1. In children ages 2 to 18 years, overall energy intake from pizza has declined 25% from 2003 to 2010.
2. Pizza consumption increased daily intake of sodium and saturated fat, but had no significant impact upon sugar intake.
Evidence Rating Level: 1 (Excellent)
Study Rundown: In the United States, pizza consumption accounts for the second leading source of energy intake after grain desserts in children ages 2 to 18 years. Poor diet, along with imbalanced energy and nutrient intake, is a major contributor to diseases like childhood obesity, type 2 diabetes mellitus, and hypertension. As such, pizza intake amongst children is important to quantify and examine as it pertains to the overall health of United States children. This study evaluated pizza intake from dietary recalls in a national database spanning from 2003 to 2010. Results indicated that while children’s overall energy intake from pizza declined from 2003 to 2010, pizza still comprised a good portion of children’s diets. Their overall total energy intake was significantly higher on days when they consumed pizza compared to days they did not. Limitations in this study include biases secondary to retrospective dietary recall and the variability and difficulty in assessing nutritional content of different types of pizza is difficult. The study proposes improvement in nutritional content of pizza and curbing of its intake in children.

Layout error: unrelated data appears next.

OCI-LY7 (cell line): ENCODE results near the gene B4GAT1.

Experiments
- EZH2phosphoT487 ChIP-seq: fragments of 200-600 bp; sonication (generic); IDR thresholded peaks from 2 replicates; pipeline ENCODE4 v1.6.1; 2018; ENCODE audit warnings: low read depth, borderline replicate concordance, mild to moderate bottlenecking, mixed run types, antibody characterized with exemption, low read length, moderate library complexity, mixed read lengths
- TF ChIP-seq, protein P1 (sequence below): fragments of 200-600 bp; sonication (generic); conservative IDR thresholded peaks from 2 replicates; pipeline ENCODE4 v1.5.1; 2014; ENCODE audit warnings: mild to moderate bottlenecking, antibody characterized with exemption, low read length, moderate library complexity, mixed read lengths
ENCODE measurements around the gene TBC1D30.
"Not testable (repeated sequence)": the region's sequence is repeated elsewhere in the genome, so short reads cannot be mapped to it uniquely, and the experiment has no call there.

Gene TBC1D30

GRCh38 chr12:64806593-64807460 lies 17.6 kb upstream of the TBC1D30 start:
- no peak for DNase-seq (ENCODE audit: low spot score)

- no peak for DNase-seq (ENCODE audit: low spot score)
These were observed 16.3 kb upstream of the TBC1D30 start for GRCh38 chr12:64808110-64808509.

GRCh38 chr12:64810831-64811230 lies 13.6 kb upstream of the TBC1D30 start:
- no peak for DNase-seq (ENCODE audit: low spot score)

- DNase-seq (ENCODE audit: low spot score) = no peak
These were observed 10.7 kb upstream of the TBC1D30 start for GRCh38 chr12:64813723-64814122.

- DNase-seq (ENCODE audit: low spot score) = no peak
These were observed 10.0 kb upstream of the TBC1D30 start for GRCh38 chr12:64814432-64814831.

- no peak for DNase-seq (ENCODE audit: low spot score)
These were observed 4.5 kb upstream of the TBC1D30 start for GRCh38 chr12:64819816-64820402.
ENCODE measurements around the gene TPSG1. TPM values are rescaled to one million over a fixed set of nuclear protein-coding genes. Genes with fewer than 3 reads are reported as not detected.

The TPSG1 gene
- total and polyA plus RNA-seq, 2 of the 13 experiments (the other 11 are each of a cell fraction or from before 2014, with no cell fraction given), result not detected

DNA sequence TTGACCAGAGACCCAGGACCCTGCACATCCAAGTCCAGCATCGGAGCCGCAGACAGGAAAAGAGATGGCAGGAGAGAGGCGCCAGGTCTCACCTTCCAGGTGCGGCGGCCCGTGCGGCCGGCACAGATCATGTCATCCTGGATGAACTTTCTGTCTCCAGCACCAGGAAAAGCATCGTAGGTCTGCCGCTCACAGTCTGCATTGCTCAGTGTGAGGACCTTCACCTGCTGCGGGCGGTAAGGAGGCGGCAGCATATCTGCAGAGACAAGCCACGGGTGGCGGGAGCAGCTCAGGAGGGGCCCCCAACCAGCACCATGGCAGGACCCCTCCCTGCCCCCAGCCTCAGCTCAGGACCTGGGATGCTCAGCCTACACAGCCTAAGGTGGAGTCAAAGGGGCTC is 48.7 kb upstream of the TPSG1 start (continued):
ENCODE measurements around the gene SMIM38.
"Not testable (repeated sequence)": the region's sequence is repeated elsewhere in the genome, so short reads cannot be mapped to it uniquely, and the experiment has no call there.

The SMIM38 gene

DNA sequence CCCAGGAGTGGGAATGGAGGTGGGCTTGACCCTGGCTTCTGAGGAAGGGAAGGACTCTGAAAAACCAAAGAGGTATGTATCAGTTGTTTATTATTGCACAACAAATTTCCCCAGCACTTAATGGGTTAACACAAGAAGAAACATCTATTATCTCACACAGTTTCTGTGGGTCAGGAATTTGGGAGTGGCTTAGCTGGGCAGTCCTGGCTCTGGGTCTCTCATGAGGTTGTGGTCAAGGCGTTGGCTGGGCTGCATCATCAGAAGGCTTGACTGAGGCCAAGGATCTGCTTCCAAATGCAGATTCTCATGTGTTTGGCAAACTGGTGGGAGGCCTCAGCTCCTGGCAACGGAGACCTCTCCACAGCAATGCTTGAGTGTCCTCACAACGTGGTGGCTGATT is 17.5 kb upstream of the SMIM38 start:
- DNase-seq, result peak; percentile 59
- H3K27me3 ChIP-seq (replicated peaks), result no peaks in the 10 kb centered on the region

In-Depth [retrospective cohort study]: Data was taken from the National Health and Nutrition Examination Survey, collected in 2003 to 2004, 2005 to 2006, 2006 to 2007, 2007 to 2008, and 2009 to 2010. The analysis included 2 consecutive 24-hour dietary recalls for children ages 2 to 18 years conducted by trained dietary interviewers. Proxy respondents either reported or helped to report for children under the age of 12, while children over the age of 12 completed their own dietary interviews. Overall energy consumption from pizza declined by 25% from 2003 to 2010 (P ≤ 0.05). While the prevalence of eating pizza increased amongst adolescents, the individual caloric intake from pizza decreased from 801 to 624 kcal (P ≤ 0.05). Children who consumed pizza as a snack, rather than a meal, had the most adverse impacts upon total energy intake. Pizza consumption increased intake of sodium and saturated fat, but had no significant impact upon sugar intake. Of note, pizza consumption from school, rather than from fast-food restaurants, was not linked to higher overall energy intake.
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